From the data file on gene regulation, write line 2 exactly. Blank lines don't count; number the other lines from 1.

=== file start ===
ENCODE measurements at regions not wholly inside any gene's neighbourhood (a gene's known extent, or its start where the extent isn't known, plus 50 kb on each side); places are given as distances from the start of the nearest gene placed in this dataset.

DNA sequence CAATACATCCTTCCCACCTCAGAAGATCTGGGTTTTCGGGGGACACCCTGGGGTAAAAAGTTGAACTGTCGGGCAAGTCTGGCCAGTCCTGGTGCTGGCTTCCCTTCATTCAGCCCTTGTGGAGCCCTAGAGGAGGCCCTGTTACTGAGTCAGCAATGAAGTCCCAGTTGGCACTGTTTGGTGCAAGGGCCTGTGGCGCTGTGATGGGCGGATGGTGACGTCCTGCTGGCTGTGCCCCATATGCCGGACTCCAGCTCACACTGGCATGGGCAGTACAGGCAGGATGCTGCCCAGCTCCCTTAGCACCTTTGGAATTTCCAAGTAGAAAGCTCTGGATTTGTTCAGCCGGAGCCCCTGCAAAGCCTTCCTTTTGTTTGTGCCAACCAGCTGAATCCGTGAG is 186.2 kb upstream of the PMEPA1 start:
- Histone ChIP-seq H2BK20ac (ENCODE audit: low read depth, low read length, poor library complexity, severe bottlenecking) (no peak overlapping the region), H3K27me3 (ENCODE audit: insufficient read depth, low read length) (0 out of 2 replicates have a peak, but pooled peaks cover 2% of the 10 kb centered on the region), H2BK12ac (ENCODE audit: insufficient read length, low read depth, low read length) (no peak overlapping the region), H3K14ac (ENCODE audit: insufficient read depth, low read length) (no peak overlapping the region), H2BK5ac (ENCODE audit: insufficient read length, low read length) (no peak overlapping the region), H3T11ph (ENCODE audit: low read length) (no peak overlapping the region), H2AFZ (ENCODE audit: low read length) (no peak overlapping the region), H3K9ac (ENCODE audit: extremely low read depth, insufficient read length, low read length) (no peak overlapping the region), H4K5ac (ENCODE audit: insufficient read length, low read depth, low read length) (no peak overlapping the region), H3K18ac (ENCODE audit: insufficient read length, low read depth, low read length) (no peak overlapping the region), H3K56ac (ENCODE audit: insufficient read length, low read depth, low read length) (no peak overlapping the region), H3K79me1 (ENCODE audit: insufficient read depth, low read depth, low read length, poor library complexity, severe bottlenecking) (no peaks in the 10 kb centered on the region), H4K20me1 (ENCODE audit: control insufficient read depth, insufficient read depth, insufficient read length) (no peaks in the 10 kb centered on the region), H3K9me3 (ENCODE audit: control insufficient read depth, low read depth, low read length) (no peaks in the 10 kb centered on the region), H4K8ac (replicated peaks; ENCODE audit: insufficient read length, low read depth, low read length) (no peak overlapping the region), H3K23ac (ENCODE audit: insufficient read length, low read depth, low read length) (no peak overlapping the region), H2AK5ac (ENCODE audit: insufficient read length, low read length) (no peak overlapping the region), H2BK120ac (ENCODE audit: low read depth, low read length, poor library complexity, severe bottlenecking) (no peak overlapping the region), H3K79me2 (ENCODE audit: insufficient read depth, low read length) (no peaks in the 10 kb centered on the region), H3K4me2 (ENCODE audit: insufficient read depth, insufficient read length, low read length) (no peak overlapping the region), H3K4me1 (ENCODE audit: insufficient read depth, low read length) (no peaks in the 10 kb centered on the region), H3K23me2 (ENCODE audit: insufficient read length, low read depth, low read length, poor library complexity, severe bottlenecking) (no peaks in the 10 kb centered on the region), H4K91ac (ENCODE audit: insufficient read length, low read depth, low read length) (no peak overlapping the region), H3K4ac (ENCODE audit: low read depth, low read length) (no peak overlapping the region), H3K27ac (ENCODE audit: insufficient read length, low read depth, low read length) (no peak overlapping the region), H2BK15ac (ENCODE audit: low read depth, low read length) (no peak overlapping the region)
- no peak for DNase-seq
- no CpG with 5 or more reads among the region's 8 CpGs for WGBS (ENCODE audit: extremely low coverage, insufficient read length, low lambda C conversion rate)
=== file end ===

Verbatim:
DNA sequence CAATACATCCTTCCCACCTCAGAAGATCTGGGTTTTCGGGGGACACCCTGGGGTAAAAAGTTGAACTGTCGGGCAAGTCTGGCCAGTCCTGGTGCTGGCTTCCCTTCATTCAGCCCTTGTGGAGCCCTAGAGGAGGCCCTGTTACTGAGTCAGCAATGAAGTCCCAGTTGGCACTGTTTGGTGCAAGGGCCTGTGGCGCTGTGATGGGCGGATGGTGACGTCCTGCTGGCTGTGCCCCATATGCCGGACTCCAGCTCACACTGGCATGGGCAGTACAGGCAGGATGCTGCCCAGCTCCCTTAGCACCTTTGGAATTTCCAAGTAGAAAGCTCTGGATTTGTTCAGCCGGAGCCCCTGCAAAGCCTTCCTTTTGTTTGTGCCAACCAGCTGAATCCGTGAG is 186.2 kb upstream of the PMEPA1 start: